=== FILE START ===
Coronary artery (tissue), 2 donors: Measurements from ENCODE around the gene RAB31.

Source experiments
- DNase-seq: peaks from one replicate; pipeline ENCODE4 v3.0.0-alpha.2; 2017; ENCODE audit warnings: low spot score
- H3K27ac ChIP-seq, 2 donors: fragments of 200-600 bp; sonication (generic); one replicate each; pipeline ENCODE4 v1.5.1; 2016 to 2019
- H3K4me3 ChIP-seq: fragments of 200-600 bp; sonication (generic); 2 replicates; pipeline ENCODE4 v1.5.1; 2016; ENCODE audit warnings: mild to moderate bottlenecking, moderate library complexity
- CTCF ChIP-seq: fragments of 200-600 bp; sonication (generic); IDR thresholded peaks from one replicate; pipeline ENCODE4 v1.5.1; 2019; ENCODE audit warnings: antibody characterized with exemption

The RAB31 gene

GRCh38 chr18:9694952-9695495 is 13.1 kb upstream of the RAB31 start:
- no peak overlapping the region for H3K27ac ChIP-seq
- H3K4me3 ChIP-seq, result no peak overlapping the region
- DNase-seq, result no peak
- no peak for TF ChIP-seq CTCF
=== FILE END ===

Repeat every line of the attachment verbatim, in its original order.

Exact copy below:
Coronary artery (tissue), 2 donors: Measurements from ENCODE around the gene RAB31.

Source experiments
- DNase-seq: peaks from one replicate; pipeline ENCODE4 v3.0.0-alpha.2; 2017; ENCODE audit warnings: low spot score
- H3K27ac ChIP-seq, 2 donors: fragments of 200-600 bp; sonication (generic); one replicate each; pipeline ENCODE4 v1.5.1; 2016 to 2019
- H3K4me3 ChIP-seq: fragments of 200-600 bp; sonication (generic); 2 replicates; pipeline ENCODE4 v1.5.1; 2016; ENCODE audit warnings: mild to moderate bottlenecking, moderate library complexity
- CTCF ChIP-seq: fragments of 200-600 bp; sonication (generic); IDR thresholded peaks from one replicate; pipeline ENCODE4 v1.5.1; 2019; ENCODE audit warnings: antibody characterized with exemption

The RAB31 gene

GRCh38 chr18:9694952-9695495 is 13.1 kb upstream of the RAB31 start:
- no peak overlapping the region for H3K27ac ChIP-seq
- H3K4me3 ChIP-seq, result no peak overlapping the region
- DNase-seq, result no peak
- no peak for TF ChIP-seq CTCF